Credibility: What degrees and certifications do the instructors have, particularly for critical and technical skills like medicine and climbing?
Recommendations: Ask other outdoor enthusiasts for recommendations of trustworthy organizations and instructors.
Scope: Understand what the course will cover and what it won't. Online learning is a complement to, but not a substitute for, field skills.
Practice: Follow up online trainings with in-person workshops and trainings once it's safely possible.
Keep on learning with a growth mindset. We're all beginners at something.
So many skills to learn, and so many options...
- Aim Adventure is the product of Backpacker, Climbing, and Ski magazines and the Colorado Outward Bound School. Its classes include Master Ultralight Backpacking with Jennifer Pharr Davis ($149), Backcountry Navigation with the Colorado Outward Bound School ($149), Outdoor Gear Maintenance and Repair with Boulder Mountain Repair ($125), and Yoga for Skiers ($155).
- From survival school Alderleaf Wilderness College, Essential Wilderness Survival Skills ($197) teaches core skills of survival—shelter, water, fire, food—that you can follow from home.
- Do you know your bowline from your half hitch? On the free Animated Knots site you can follow along as ropes tie themselves. It covers knots for climbing, boating, fishing, and even surgery (though we're not recommending you learn surgery online). Also available as an app, it offers interesting background info about specific knots.
- The Community Nature Connection Training Institute offers free online trainings to increase participants' nature knowledge, such as Preparing Plant Based Meals for the Outdoors. It also offers outdoor professional skills and certification programs.
- The nonprofit Glacier Institute's Online University offers courses like The Story of Our Landscape ($200) to learn about the earth's layers, history, and how glaciers played a vital role in forming Glacier National Park, and Nature Photography ($200), among others.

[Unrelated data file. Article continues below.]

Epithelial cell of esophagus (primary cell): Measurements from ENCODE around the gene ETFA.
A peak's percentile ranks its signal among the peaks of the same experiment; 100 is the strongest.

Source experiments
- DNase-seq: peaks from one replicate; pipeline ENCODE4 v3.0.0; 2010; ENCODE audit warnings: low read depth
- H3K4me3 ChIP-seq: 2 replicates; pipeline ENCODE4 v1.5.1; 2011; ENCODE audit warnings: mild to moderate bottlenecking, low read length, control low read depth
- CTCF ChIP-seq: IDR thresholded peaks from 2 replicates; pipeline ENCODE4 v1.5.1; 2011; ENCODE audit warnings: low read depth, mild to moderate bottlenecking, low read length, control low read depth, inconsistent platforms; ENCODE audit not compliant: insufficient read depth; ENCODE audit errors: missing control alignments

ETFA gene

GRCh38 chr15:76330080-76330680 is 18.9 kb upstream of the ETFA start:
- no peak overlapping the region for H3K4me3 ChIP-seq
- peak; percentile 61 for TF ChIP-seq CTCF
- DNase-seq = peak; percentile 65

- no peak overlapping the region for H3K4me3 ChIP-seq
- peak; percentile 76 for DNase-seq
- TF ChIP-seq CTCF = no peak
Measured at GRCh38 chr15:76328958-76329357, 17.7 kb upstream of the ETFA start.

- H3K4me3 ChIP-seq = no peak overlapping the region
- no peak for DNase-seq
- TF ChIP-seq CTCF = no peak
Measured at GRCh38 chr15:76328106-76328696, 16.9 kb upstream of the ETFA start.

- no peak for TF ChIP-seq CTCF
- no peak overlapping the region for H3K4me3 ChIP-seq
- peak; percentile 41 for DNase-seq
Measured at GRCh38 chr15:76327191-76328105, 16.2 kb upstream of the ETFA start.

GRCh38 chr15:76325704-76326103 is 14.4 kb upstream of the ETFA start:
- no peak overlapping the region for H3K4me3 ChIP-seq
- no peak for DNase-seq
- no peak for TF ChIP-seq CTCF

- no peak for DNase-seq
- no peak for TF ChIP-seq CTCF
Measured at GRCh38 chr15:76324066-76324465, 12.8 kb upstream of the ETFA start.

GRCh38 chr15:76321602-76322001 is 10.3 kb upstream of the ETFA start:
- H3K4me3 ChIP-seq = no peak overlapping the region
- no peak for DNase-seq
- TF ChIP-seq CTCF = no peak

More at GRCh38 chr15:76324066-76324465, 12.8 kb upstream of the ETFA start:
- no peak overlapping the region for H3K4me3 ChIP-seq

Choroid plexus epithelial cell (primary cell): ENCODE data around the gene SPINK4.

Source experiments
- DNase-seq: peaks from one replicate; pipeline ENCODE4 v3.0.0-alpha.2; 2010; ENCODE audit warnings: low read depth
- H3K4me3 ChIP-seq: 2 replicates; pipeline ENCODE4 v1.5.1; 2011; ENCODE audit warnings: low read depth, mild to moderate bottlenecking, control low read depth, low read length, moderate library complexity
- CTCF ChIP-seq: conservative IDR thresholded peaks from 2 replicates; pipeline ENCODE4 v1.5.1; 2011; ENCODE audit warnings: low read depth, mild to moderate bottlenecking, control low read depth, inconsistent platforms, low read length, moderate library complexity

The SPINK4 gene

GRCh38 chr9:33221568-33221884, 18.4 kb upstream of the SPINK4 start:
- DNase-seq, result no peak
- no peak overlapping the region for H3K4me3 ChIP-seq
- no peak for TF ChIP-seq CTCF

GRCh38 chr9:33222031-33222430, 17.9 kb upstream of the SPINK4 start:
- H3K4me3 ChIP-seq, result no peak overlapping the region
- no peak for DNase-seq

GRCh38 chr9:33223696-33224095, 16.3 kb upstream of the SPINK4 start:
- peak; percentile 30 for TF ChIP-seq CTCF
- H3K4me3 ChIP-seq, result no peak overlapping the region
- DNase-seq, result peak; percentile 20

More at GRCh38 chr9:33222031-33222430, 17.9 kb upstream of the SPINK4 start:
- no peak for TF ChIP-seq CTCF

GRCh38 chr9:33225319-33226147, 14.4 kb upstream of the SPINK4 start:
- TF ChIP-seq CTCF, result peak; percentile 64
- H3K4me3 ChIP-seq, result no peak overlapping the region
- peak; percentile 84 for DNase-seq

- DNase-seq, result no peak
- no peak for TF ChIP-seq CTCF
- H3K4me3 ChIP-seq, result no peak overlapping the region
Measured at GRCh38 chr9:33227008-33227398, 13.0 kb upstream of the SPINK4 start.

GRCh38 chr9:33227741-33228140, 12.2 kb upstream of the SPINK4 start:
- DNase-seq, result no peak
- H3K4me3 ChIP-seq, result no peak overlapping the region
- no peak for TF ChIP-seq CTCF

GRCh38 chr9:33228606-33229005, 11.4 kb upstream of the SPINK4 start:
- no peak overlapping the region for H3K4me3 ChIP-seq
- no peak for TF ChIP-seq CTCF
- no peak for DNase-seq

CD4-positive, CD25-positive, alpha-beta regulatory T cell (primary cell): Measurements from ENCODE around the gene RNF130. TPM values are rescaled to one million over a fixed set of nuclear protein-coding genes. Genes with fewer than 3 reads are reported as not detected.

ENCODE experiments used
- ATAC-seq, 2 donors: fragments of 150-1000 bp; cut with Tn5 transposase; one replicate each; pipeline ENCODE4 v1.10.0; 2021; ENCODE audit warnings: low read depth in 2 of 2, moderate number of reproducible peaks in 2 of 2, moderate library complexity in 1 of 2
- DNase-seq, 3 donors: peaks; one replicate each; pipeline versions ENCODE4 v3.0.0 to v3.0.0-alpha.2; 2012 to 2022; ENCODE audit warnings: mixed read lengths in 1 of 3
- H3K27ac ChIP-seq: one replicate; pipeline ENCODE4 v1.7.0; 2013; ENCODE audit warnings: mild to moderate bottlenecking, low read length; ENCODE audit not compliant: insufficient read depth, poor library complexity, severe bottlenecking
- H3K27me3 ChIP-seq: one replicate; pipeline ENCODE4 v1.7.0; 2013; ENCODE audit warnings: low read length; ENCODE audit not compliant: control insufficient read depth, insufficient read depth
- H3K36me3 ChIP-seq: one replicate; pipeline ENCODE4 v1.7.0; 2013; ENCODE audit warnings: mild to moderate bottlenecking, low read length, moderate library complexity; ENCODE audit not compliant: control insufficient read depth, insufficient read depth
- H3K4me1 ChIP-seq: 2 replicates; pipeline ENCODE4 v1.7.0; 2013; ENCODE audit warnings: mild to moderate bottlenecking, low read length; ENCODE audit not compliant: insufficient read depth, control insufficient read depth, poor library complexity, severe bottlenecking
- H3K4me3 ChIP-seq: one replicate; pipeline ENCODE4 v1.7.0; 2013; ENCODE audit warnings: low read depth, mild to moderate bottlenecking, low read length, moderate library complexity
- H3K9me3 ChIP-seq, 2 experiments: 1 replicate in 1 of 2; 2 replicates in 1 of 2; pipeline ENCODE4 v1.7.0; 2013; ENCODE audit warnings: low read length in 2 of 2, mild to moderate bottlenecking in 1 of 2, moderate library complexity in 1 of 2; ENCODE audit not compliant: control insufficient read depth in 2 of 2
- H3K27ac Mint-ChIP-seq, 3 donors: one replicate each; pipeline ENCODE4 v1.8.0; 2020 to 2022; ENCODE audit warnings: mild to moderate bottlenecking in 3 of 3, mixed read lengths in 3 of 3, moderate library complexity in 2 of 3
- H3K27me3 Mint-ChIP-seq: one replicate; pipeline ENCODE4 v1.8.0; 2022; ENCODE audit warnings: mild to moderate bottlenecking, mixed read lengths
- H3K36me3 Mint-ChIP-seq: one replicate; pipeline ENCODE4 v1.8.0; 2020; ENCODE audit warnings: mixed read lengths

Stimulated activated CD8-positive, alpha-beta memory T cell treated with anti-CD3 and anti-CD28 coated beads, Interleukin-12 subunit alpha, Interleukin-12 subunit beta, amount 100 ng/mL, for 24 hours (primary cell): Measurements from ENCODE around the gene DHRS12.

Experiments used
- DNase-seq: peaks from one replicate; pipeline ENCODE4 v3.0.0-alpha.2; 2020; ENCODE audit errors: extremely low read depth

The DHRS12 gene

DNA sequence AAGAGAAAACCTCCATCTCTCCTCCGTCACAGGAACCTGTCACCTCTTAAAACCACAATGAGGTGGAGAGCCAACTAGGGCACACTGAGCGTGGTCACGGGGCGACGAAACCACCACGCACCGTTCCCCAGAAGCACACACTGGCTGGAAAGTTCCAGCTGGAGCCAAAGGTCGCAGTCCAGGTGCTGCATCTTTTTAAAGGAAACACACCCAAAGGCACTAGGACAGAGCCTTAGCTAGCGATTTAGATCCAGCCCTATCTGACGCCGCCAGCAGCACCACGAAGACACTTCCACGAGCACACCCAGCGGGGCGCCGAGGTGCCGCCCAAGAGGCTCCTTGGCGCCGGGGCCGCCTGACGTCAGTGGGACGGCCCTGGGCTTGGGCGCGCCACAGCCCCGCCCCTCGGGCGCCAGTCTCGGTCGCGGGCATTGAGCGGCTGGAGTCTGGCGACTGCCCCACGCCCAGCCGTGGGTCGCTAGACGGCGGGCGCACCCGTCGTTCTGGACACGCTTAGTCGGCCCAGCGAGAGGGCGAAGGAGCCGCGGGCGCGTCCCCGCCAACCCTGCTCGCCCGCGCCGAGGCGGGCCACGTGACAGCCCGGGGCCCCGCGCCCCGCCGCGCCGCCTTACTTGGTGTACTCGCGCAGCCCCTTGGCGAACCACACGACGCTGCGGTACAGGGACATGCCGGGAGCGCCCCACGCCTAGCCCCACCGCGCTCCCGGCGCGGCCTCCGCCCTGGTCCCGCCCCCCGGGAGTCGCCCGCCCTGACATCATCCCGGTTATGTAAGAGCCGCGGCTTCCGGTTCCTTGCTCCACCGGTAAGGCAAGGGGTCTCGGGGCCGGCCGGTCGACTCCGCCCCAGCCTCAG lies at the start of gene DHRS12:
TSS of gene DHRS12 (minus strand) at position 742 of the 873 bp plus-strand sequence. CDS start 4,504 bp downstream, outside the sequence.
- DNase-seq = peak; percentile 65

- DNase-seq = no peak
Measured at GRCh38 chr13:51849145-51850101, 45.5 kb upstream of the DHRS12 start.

You don't actually need snow to refresh your avalanche safety awareness. While online introductory courses do not replace professional on-snow AIARE courses, they can be helpful introductions for hikers, skiers, snowboarders, snowshoers, and other winter travelers.
- The American Avalanche Institute offers Avalanche Fundamentals as an awareness or refresher course ($30).
- Know Before You Go from the Utah Avalanche Center is a free online avalanche education program so you can ski, ride, and hike in avalanche terrain more safely.
- Ortovox's Avalanche Basics, and G3's University features backcountry tips and tutorials from ambassadors, guide partners, and engineers.
While you'll still need to go to the gym or crag to work on your climbing moves, you can expand some of your knowledge at home:
- The American Alpine Club offers a series of Know the Ropes videos with recommended techniques and technical solutions to common climbing practices, as well as articles like Managing Risk and Climber Communication.